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We are closed until 17 April in line with government guidelines surrounding COVID-19. We are contacting all those affected. Thank you for bearing with us at this time, and we'll be back. Meanwhile please consider donating to our Lyric Recovery Fund, to help keep us in the heart of Hammersmith for another 125 years.

Lyric life

When the Lyric Went to Auction

In 1965 the theatre was listed for auction. It sold for £37,500 and by the 1970s it had been demolished. So, what happened?

Last week, the theatre industry was forced to go dark – an official statement from the Lyric last week announced that the theatre will be shut to the public until the 17 April. But did you know this isn’t the first time the building has faced adversity? In these times of uncertainty, the Lyric’s wonderful team have taken to the archives to find out more about the theatre’s rich history; join us on a trip down memory lane as we gear up to mark 125 years at the heart of Hammersmith.

A Quick Summary

In order to talk about the auction – and the demolition which followed – first we need to travel back further.

In 1895 The New Lyric Opera House opened, with John M. East as acting manager. During his tenure (until 1904), East produced 361 dramas and 12 pantomimes. He was also credited with 116 acting parts, and brought huge success to the theatre; though those fortunes peaked and troughed in the years following his departure. Whilst Nigel Playfair saw critical acclaim during the 1920s, there was no denying that the theatre [and the industry as a whole] had lost audiences to the cinema industry – not to mention two World Wars.

85 years on from John M. East’s years of success, his grandson (also called John M. East) wrote a piece in The Stage, entitled: “The Historic Theatre Could Yet Be Saved”.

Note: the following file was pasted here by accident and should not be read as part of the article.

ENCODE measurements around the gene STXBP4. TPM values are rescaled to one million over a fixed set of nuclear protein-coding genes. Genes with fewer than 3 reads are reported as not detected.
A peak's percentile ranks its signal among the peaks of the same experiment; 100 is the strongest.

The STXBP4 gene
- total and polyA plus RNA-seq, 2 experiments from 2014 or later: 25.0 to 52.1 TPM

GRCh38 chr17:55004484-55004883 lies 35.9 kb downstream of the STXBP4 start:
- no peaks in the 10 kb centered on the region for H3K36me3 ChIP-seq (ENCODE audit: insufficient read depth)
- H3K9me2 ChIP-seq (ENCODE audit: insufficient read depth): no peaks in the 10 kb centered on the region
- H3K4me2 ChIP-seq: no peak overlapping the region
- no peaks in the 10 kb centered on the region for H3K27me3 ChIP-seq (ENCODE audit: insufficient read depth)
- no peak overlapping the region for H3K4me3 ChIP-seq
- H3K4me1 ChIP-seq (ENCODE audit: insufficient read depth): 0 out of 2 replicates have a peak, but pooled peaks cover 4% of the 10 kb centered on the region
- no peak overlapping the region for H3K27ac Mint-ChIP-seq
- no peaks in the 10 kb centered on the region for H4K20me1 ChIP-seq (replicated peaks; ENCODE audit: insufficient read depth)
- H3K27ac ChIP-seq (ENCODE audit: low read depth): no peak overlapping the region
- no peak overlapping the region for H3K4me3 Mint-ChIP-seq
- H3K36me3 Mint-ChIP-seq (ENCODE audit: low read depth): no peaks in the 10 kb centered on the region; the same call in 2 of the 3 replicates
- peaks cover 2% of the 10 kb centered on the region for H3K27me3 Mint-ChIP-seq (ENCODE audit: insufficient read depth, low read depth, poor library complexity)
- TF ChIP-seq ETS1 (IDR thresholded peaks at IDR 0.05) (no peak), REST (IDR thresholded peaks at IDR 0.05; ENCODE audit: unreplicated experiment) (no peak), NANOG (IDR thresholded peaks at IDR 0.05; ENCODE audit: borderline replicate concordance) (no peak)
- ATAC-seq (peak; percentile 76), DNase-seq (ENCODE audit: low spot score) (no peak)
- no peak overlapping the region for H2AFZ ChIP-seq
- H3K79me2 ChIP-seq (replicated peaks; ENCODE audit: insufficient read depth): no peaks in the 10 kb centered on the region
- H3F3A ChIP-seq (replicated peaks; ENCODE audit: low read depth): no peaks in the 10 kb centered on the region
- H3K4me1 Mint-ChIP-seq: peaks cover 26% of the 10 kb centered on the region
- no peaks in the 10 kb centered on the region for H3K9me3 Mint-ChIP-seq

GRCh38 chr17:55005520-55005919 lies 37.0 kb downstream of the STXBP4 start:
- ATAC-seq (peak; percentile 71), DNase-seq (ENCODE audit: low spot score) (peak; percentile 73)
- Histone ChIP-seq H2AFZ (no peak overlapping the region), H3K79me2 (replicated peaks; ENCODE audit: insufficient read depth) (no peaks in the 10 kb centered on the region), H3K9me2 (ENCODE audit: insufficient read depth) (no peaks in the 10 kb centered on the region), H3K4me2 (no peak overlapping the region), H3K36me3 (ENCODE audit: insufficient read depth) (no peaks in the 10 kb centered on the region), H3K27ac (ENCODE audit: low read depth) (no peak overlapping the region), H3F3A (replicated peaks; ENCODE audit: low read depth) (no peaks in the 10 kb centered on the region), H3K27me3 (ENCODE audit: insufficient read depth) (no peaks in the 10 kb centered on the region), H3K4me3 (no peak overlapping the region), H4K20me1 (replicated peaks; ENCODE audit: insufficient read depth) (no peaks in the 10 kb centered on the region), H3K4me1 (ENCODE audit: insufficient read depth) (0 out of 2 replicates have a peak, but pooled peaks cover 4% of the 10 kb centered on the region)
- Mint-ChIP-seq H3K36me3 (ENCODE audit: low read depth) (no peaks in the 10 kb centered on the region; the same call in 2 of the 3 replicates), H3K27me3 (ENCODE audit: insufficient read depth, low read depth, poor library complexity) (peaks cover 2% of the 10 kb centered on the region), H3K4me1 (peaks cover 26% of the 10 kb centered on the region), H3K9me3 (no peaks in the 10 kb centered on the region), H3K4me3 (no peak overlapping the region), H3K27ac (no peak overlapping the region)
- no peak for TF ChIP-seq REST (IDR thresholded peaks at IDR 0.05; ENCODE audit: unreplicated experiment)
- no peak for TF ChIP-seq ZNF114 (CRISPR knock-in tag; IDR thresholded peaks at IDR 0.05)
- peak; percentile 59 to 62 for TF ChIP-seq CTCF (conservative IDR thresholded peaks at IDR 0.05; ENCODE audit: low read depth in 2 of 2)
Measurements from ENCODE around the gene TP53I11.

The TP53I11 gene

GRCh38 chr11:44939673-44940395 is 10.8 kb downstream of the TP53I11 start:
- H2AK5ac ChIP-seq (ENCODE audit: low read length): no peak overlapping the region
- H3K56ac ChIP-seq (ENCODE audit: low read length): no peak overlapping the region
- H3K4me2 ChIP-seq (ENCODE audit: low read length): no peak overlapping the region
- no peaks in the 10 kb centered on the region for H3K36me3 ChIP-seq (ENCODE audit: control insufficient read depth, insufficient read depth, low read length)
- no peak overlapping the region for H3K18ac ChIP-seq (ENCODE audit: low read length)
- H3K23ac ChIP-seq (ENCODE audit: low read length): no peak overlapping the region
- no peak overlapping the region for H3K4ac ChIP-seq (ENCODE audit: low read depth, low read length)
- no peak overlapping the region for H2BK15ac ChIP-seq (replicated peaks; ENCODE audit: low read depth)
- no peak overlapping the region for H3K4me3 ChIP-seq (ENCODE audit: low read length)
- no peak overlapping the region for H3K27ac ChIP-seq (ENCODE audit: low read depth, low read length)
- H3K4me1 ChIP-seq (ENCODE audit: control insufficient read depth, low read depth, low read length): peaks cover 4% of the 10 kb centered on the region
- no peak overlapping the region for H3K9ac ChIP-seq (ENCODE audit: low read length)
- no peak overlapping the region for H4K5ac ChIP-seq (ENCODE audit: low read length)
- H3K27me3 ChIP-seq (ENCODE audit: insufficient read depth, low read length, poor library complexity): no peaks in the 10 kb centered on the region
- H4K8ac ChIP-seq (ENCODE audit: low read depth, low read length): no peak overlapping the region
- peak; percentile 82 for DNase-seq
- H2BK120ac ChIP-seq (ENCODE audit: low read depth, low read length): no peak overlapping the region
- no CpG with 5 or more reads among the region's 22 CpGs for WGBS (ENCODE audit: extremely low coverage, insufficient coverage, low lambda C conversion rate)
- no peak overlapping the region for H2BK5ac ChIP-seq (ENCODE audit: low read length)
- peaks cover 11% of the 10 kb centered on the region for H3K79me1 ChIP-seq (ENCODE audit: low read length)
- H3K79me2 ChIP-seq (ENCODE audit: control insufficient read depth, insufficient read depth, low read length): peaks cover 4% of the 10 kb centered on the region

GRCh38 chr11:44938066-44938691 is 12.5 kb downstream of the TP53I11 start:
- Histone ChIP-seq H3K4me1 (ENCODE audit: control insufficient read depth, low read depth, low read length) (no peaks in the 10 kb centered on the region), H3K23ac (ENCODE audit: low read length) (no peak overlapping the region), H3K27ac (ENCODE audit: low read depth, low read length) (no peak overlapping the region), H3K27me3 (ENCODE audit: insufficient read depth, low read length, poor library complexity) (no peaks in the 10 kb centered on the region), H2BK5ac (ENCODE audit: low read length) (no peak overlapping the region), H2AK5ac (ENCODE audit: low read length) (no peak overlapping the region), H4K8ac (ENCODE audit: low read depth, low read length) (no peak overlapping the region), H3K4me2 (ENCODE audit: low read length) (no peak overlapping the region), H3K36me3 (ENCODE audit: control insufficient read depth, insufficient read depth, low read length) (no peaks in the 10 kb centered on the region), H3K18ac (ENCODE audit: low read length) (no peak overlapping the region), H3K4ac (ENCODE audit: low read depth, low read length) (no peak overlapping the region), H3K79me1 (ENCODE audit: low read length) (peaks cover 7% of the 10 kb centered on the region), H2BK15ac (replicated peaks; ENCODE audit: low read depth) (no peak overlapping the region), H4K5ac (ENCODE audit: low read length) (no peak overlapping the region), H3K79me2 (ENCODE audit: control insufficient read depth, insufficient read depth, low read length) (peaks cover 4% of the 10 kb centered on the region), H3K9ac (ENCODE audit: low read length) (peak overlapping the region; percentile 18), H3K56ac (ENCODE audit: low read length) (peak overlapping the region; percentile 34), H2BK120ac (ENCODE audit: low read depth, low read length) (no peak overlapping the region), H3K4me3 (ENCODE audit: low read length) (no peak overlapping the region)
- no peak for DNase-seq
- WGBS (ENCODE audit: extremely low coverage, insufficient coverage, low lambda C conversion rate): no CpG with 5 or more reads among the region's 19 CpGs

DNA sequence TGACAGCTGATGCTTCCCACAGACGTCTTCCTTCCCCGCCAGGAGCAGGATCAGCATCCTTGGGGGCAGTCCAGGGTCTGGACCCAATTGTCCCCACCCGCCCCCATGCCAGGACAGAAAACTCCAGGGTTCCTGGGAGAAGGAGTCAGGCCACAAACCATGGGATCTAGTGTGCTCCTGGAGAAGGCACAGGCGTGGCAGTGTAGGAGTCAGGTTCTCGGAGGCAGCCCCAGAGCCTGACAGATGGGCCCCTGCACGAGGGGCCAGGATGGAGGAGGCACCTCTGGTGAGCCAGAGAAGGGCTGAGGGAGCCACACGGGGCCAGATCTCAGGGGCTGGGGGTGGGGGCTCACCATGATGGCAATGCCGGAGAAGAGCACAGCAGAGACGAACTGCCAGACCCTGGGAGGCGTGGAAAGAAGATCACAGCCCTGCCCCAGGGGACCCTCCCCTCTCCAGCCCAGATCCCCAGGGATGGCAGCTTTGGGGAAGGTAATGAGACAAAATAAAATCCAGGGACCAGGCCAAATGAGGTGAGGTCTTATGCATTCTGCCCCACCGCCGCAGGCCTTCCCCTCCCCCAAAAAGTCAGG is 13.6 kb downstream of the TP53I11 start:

So, what happened?

 

Sold to the highest bidder – and then sold again to a higher bidder…

In the early to mid-60s, the Lyric went through a renovation. It seemed audiences, especially local audiences, were attending the theatre frequently enough for sustained success. The Shepherd’s Bush Gazette even wrote “[the Lyric is] a must visit in the Metropolis”.

But despite the success early in the decade, the Lyric noticed dwindling numbers as the 60s went by. Eventually, the building went up for auction in 1965. Three years later, it was sold.

According to some sources, the auction was won by “Mr. Richards”, who brought the theatre for £26,000. But there were complications… the council also thought they’d won the building in the same auction, for the same price. As a result, the Lyric went back on sale and was eventually won by the council for £37,500.

Saving the auditorium

Following the purchase, a decision was made to close the theatre. Now, instead of a must-visit, Shepherd’s Bush Gazette headlines read: The Lyric is Doomed.

Everything pointed towards the closure of the theatre – and in 1969 demolition of the building began… but not the theatre. Interestingly, John M. East’s written piece in The Stage (and other West London papers) was published on 03 Sept.1970. By then, his aim was not to stop the demolition of the building but to save the interior of the theatre – in his piece, East wrote:

“Local Government states ‘the Minister accepts the Inspectors recommendation that he should permit the demolition of the building’. This is subject to the fibrous plasterwork of the auditorium being taken down and stored and where that is impossible, moulds shall be made and stored.”

Above: A glimpse into the demolition.

 

A Decade Long Battle

Despite the building being entirely destroyed, the interior of the auditorium had been painstakingly picked apart and spared; the theatre’s battle for survival had not ended with its demolition.

In the ten years that followed, newspapers interviewed locals on the importance of the West London theatre, East wrote more articles and political parties extended their hand. The Vice-Chairman of the Hammersmith Society was quoted saying “a revived Lyric, because of its acknowledged merits, has a far greater chance of making the new Hammersmith Centre a landmark in London.”

Eventually, talks of saving the Lyric were replaced with whispers of a redevelopment – those whispers slowly transpired into concrete conversations. By 1974 there was an estimated cost for the reconstruction and a few years later the Lyric Hammersmith Theatre had reopened down the road from its original site. The auditorium was rebuilt perfectly, and the building was re-opened in 1979.

Above: The Queen and His Royal Highness in attendance of the 1979 re-opening of the Lyric Hammersmith Theatre.
Photo credits: unknown.

If you are able to support the Lyric at this time we are asking for donations to our Lyric Recovery Fund, you can donate here.